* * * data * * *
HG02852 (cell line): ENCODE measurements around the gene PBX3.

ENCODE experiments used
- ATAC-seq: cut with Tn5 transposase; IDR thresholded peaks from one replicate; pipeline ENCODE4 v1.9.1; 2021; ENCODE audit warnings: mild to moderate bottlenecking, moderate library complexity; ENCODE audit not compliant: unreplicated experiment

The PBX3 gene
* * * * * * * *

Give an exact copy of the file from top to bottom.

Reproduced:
HG02852 (cell line): ENCODE measurements around the gene PBX3.

ENCODE experiments used
- ATAC-seq: cut with Tn5 transposase; IDR thresholded peaks from one replicate; pipeline ENCODE4 v1.9.1; 2021; ENCODE audit warnings: mild to moderate bottlenecking, moderate library complexity; ENCODE audit not compliant: unreplicated experiment

The PBX3 gene